From IWU Magazine, Winter 2015-16 issue
From the President's Desk
(A letter from IWU President Eric Jensen to our readers)
As I write this, after finals have ended but before the holidays begin, it’s surprising
to realize that Elizabeth and I are about to finish our second month in Bloomington.
I grew up in Homewood, and am relishing being back in Illinois. Midwesterners, particularly
those in central Illinois, are friendly and direct, and our welcome around town and
especially on campus has been warm and genuine. Fall has been a bit of a whirlwind,
but we (and more than a few remaining cardboard boxes) are in the President’s House.
The dog is trying to lay down the law with the campus squirrels, to little avail,
and we have books on our shelves and some musical instruments on the walls. Nothing
else is on the walls just yet, which may say something about our priorities, but we
are settling in.
I’ve been asked, “Why Illinois Wesleyan?” since my arrival. I tell people that it’s
an institution with a great history and a beautiful campus standing in testament to
the hard work of generations of faculty, staff and students and the generous support
of our alumni and friends. They, as a community, built not just the campus, but the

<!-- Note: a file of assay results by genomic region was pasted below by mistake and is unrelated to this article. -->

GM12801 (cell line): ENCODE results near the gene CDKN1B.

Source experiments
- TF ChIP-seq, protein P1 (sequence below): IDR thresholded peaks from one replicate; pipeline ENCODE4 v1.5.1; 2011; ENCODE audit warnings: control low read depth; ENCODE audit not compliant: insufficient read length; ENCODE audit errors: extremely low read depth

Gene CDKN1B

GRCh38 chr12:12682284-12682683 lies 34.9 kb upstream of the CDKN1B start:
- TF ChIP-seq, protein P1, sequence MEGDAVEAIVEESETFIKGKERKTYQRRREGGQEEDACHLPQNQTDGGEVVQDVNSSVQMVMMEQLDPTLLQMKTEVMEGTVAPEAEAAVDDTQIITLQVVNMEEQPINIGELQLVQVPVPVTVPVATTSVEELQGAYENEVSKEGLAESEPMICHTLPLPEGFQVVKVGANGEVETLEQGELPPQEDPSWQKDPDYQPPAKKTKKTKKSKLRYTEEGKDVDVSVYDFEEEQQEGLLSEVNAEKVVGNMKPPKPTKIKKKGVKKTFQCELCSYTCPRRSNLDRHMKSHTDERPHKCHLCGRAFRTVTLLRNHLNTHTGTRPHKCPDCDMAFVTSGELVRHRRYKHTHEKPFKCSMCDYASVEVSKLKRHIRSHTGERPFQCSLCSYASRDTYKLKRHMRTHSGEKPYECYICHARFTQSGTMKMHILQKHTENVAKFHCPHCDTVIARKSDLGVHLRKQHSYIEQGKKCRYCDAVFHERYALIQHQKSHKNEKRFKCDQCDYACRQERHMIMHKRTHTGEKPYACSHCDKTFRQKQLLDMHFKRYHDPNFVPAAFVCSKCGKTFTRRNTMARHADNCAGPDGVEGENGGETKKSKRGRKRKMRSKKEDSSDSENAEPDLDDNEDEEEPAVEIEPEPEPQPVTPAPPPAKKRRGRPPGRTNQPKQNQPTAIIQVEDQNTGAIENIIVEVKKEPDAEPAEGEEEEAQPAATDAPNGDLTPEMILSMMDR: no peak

underlying intellectual tradition of this place. We owe them a great debt. I talk
about the committed faculty and staff who today continue the mission of educating
students so very successfully. And I always talk about the great future that IWU can
Regarding that future, the world of higher education is changing. Public perception
of it, and especially of liberal arts institutions like ours, often is skewed. We
hear, for example, questions about the value of a college degree. In fact, the economic
returns to higher education in general and an Illinois Wesleyan degree in particular
are very high, and we are carefully managing costs and devoting significant resources
to making a Wesleyan education affordable to a greater number of students. We also
hear questions about the relevance of the liberal arts, when in fact leaders in business
and government are predominately liberal arts graduates.
We (perhaps) can’t change the world, but it’s our collective responsibility to change
those misperceptions when it comes to Titans. In doing so we will be increasing the
value of an IWU degree, making us a more attractive option for prospective students.
We will accomplish this, over the next few years, in part by including every Illinois
Wesleyan student, in partnership with faculty and staff members, in “signature work”
— projects that students can use as proof of their accomplishments and capabilities.
It’s a commitment that will require the support of the extended Illinois Wesleyan
Engaging faculty, staff and alumni in discussions of how we will accomplish this goal
is a main priority for the months ahead.
As Elizabeth and I travel around the country, or, even better, as you return to Bloomington,
we look forward to meeting and speaking with you.